Rodney E. Slater was named Secretary of Transportation on February 14, 1997. He is the 13th Secretary in the 30-year history of the Department, and only the third Arkansan in American history to ever hold a position in the President's cabinet.
President Clinton said in nominating Slater: "he has built bridges both of steel and of goodwill to bring people closer together." As Secretary, Slater is working to build the President's bridge to the 21st century as well as the nation's airports, highways, railroads, mass transit, and maritime resources. The Department, which has 100,000 employees and a budget of more than $40 billion, also includes the United States Coast Guard.
As Secretary, Slater likes to say: "I believe that transportation is about more than concrete, asphalt, and steel. It is truly about people and providing them the opportunity to be successful and responsible individuals."
Under his leadership, the Department developed a strategic plan that Congress rated the best among all federal agencies. He also worked with Congress to increase investments in infrastructure by 12 percent in fiscal 1998, to the highest levels of any Secretary in history.
In his first year, the Department helped 600 million people fly; had 100 miles of transit lines under construction, the most since Woodrow Wilson was President; repaired thousands of America's bridges, putting them in the best condition they have been in years; acted aggressively to improve the safety of our rail system and averted a strike by Amtrak; initiated a program to get all Americans to buckle seat belts; saved more than 5,000 lives at sea, and stopped more drugs from entering our borders than ever before; signed 14 agreements with other nations to open their skies to American airlines; and focused the Department's attention on increasing trade with Africa.
Secretary Slater also is working to ensure former welfare recipients have public transportation to get to their new jobs; and he launched the Garrett A. Morgan Technology and Transportation Futures Program, aimed at attracting a million youth into transportation careers, and mentoring and tutoring them to make sure they have needed skills.
Before becoming Secretary, Slater was Administrator of the Federal Highway Administration, creating the 160,000-mile National Highway System, upsizing highway investment by 20 percent, while downsizing the staff by 10 percent -- proving government can work more efficiently and still make investments to provide economic opportunity for all Americans. He also developed an innovative financing program that is allowing hundreds of transportation projects to be built 2 to 3 years sooner, on average, at no extra cost to the federal taxpayer.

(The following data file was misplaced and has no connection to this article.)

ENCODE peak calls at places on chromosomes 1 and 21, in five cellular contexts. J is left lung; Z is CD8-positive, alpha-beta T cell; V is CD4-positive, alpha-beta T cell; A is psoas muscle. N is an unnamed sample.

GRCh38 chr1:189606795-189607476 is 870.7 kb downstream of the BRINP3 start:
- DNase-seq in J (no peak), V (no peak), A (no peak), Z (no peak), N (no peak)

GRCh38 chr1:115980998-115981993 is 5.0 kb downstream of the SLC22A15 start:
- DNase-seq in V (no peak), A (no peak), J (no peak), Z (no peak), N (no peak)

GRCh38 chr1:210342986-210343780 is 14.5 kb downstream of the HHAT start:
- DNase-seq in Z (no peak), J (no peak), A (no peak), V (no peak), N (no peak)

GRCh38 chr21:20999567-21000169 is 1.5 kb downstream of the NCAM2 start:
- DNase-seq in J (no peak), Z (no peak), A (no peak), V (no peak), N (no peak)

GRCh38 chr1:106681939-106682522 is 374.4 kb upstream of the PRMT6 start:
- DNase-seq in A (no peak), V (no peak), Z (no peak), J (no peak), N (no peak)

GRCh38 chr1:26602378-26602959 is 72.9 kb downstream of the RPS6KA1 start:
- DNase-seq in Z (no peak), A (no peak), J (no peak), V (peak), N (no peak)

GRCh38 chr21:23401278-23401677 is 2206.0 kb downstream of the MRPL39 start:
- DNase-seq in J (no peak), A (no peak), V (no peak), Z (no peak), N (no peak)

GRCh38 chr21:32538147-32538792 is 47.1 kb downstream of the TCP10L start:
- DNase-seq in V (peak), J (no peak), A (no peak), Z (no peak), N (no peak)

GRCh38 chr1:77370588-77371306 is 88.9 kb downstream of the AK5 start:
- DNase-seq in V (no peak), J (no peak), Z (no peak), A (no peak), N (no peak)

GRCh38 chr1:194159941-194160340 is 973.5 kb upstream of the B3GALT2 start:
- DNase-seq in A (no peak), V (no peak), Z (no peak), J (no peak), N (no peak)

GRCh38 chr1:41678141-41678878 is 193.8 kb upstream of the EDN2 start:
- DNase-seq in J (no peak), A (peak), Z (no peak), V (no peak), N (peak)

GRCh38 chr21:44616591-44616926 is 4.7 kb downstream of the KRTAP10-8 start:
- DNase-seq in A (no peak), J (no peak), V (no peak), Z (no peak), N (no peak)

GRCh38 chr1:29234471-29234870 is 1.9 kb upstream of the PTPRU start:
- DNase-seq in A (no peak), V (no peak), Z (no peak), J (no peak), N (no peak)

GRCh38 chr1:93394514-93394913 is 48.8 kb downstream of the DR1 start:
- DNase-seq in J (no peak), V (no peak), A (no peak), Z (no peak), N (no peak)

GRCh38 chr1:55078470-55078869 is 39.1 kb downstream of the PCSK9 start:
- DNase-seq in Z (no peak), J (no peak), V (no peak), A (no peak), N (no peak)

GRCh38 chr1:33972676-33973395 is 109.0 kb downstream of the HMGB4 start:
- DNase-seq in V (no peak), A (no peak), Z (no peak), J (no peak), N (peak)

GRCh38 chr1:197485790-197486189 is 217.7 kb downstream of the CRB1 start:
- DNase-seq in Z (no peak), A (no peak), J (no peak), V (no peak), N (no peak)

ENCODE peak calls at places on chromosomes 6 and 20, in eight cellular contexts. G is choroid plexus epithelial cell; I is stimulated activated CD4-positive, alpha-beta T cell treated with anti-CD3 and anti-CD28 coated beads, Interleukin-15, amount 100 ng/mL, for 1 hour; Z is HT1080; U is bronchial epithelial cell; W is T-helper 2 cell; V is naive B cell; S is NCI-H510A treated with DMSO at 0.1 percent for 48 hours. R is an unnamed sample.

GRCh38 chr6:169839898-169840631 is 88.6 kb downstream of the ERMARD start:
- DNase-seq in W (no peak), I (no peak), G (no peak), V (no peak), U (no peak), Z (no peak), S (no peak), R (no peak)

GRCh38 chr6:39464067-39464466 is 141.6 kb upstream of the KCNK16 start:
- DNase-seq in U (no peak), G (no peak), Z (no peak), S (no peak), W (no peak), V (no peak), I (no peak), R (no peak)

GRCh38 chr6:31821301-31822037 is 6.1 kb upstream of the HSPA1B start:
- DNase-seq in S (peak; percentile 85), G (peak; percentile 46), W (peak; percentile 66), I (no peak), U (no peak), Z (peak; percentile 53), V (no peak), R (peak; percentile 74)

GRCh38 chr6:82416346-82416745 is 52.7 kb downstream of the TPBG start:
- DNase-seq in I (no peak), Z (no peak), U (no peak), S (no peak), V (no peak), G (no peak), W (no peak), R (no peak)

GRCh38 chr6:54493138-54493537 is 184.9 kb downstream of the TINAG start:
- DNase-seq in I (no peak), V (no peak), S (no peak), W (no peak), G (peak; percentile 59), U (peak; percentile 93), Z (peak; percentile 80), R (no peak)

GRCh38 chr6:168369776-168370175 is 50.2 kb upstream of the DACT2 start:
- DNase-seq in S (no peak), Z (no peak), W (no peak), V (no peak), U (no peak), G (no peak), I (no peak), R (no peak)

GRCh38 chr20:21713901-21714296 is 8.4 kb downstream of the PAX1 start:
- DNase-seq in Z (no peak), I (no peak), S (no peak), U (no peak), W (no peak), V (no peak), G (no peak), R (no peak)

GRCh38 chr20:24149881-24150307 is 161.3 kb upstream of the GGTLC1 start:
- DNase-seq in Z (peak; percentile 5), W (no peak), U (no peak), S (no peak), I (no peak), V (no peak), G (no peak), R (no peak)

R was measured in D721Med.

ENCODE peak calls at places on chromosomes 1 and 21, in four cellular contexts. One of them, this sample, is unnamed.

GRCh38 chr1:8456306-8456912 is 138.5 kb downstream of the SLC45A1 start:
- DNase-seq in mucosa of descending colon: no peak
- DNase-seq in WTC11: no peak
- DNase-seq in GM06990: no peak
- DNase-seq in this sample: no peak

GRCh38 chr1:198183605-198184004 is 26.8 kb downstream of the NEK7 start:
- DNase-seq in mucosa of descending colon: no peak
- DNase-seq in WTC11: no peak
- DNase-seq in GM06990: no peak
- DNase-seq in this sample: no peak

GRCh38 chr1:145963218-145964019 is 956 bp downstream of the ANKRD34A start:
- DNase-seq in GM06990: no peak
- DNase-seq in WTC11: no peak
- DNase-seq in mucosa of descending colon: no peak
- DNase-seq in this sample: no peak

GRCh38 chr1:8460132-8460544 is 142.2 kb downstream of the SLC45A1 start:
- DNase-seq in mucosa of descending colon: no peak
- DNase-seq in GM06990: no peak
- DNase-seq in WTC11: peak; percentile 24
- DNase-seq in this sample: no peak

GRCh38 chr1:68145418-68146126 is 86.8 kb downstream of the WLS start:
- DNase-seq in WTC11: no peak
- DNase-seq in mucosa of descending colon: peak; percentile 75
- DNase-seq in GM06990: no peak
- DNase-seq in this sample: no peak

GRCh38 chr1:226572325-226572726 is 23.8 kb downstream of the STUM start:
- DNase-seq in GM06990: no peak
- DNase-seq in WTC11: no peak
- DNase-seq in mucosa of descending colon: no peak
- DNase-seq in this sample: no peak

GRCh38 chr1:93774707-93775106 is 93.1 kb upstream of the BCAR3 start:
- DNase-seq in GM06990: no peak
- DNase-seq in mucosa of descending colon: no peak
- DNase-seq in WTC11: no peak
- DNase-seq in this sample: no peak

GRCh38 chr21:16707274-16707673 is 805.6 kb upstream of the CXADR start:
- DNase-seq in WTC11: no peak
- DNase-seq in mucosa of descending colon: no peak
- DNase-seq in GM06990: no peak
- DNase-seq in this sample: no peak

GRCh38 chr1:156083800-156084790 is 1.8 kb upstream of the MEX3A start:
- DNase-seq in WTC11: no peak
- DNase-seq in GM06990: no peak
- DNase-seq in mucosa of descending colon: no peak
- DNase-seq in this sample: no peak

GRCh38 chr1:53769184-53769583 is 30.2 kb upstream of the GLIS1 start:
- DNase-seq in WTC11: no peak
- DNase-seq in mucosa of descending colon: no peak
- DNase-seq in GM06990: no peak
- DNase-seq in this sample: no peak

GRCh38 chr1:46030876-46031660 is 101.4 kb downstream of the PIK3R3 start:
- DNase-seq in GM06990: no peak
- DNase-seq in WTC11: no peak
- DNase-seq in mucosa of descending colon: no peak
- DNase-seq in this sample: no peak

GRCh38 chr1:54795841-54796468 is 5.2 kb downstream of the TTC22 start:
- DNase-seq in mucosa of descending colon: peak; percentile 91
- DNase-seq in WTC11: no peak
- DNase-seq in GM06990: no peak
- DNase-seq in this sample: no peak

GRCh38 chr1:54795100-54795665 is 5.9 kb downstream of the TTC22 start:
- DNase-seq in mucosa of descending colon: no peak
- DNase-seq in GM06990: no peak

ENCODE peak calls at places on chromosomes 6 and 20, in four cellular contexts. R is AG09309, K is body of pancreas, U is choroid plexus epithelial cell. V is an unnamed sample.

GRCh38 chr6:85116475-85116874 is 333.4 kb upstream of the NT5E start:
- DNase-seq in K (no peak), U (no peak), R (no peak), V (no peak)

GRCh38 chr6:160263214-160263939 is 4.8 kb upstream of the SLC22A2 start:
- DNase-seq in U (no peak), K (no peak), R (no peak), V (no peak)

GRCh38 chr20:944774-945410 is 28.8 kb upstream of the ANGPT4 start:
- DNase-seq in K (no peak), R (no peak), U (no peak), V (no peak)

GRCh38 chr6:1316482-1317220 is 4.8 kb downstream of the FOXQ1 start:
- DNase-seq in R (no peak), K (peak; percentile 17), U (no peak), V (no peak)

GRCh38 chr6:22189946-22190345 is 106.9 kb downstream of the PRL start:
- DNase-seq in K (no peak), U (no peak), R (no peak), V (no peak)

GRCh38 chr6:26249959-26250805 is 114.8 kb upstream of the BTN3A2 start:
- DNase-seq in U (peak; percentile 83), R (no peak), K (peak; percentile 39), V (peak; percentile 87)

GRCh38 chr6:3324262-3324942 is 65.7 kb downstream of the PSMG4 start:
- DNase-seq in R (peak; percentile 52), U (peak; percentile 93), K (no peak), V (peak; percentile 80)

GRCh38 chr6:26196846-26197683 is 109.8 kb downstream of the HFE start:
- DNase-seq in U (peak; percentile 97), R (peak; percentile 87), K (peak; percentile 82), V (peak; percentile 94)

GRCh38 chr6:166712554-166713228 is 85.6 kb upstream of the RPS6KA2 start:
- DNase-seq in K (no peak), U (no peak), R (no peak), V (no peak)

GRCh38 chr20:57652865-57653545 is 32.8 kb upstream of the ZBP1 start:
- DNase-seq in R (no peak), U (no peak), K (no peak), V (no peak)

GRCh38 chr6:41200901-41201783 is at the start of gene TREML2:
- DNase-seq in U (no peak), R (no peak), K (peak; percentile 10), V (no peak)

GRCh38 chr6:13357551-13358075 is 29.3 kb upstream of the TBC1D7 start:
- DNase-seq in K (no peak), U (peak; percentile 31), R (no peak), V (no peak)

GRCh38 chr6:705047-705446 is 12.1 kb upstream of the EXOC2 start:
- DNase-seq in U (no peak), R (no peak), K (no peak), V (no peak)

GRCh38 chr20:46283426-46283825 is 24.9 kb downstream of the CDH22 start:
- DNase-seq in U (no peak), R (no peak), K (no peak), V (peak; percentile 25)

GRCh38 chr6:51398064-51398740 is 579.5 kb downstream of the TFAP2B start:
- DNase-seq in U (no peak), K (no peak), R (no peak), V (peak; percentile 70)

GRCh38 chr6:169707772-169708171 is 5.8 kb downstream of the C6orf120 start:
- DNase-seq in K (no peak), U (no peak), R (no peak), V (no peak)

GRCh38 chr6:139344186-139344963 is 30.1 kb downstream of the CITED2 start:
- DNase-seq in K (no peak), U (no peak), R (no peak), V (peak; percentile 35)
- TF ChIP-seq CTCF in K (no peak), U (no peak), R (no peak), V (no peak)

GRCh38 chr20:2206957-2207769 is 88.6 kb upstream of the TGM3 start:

From 1987 to 1992, he was a member of the Arkansas State Highway Commission, serving as its chairman in 1992. He held several other positions in Arkansas, including Director of Governmental Relations at Arkansas State University; Executive Assistant for Economic and Community Programs for then-Governor Bill Clinton; the Governor's Special Assistant for Community and Minority Affairs; and Assistant Attorney General-Litigation Division of the Arkansas State Attorney General's Office. He also was liaison for the Martin Luther King Jr. Federal Holiday Commission.
He was born on February 23, 1955, and grew up in Marianna, Arkansas, one of the poorest areas in America. His first job was at age six, when he worked in a cotton field with his mother to earn money to buy his first vehicle a bicycle. Slater graduated from Eastern Michigan University and earned a law degree at the University of Arkansas. At Eastern Michigan, he was captain of the football team and a member of the school's National Championship Forensics team. Eastern Michigan University presented him its Black Alumni Achievement Award in 1994 and an honorary doctorate degree in 1996.
He has received numerous additional honors in recent years, including, in 1999, an Honorary Doctorate from Howard University, the Albert Schweitzer Leadership Award from the Hugh OBrian Leadership Foundation, the Lamplighter Award for Public Service from The Black Leadership Forum and the "Trailblazer Award" from Alpha Kappa Alpha Sorority. In 1998 he received the George Collins Award for community service from The Congressional Black Caucus; Ebony named him one of the 100 Most Influential Black Americans; The National Bar Association gave him its coveted President's Award and The Arkansas Times named him "Arkansas Hero." In 1997, The Arkansas Press Association gave him its Headliner of the Year Award; he also was one of the Arkansas Jaycees' Ten Outstanding Young Arkansans. Also in 1997, he received the Arkansas Public Transportation Award and the W. Harold Flowers Law Society Lawyer-Citizen Award.
Secretary Slater and his wife, Cassandra Wilkins, have a daughter, Bridgette Josette.
Source: Office of Public Affairs, U.S. Department of Transportation